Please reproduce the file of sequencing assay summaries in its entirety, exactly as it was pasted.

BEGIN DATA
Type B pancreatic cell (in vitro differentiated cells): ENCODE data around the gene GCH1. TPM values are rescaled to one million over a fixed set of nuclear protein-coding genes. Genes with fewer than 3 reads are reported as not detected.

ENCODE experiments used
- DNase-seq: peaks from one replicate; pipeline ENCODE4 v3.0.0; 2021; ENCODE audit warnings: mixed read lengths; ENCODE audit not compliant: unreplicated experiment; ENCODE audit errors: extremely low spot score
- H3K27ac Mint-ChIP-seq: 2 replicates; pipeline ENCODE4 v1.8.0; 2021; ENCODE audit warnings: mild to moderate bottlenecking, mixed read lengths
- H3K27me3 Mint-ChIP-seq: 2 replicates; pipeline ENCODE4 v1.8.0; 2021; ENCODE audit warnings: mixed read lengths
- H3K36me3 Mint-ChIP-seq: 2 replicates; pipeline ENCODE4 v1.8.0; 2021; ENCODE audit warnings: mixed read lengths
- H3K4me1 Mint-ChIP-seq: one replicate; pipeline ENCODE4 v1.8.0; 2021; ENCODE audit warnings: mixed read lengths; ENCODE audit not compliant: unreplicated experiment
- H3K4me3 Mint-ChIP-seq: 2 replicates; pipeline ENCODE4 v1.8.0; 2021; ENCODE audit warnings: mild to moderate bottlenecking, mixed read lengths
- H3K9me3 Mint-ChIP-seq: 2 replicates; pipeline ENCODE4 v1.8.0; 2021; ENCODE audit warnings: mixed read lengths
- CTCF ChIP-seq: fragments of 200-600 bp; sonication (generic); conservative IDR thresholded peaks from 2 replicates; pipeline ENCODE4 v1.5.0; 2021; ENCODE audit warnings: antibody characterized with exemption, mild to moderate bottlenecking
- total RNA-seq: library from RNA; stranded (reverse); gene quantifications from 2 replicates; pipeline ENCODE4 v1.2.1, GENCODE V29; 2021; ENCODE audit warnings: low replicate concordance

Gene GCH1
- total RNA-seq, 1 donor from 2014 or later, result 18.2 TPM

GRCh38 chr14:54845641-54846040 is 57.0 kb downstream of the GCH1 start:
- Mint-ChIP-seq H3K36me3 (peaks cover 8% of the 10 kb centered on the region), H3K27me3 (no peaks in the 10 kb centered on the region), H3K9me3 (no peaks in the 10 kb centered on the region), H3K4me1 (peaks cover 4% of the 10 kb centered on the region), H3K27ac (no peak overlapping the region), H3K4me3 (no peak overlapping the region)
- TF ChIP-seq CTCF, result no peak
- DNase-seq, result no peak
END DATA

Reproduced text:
Type B pancreatic cell (in vitro differentiated cells): ENCODE data around the gene GCH1. TPM values are rescaled to one million over a fixed set of nuclear protein-coding genes. Genes with fewer than 3 reads are reported as not detected.

ENCODE experiments used
- DNase-seq: peaks from one replicate; pipeline ENCODE4 v3.0.0; 2021; ENCODE audit warnings: mixed read lengths; ENCODE audit not compliant: unreplicated experiment; ENCODE audit errors: extremely low spot score
- H3K27ac Mint-ChIP-seq: 2 replicates; pipeline ENCODE4 v1.8.0; 2021; ENCODE audit warnings: mild to moderate bottlenecking, mixed read lengths
- H3K27me3 Mint-ChIP-seq: 2 replicates; pipeline ENCODE4 v1.8.0; 2021; ENCODE audit warnings: mixed read lengths
- H3K36me3 Mint-ChIP-seq: 2 replicates; pipeline ENCODE4 v1.8.0; 2021; ENCODE audit warnings: mixed read lengths
- H3K4me1 Mint-ChIP-seq: one replicate; pipeline ENCODE4 v1.8.0; 2021; ENCODE audit warnings: mixed read lengths; ENCODE audit not compliant: unreplicated experiment
- H3K4me3 Mint-ChIP-seq: 2 replicates; pipeline ENCODE4 v1.8.0; 2021; ENCODE audit warnings: mild to moderate bottlenecking, mixed read lengths
- H3K9me3 Mint-ChIP-seq: 2 replicates; pipeline ENCODE4 v1.8.0; 2021; ENCODE audit warnings: mixed read lengths
- CTCF ChIP-seq: fragments of 200-600 bp; sonication (generic); conservative IDR thresholded peaks from 2 replicates; pipeline ENCODE4 v1.5.0; 2021; ENCODE audit warnings: antibody characterized with exemption, mild to moderate bottlenecking
- total RNA-seq: library from RNA; stranded (reverse); gene quantifications from 2 replicates; pipeline ENCODE4 v1.2.1, GENCODE V29; 2021; ENCODE audit warnings: low replicate concordance

Gene GCH1
- total RNA-seq, 1 donor from 2014 or later, result 18.2 TPM

GRCh38 chr14:54845641-54846040 is 57.0 kb downstream of the GCH1 start:
- Mint-ChIP-seq H3K36me3 (peaks cover 8% of the 10 kb centered on the region), H3K27me3 (no peaks in the 10 kb centered on the region), H3K9me3 (no peaks in the 10 kb centered on the region), H3K4me1 (peaks cover 4% of the 10 kb centered on the region), H3K27ac (no peak overlapping the region), H3K4me3 (no peak overlapping the region)
- TF ChIP-seq CTCF, result no peak
- DNase-seq, result no peak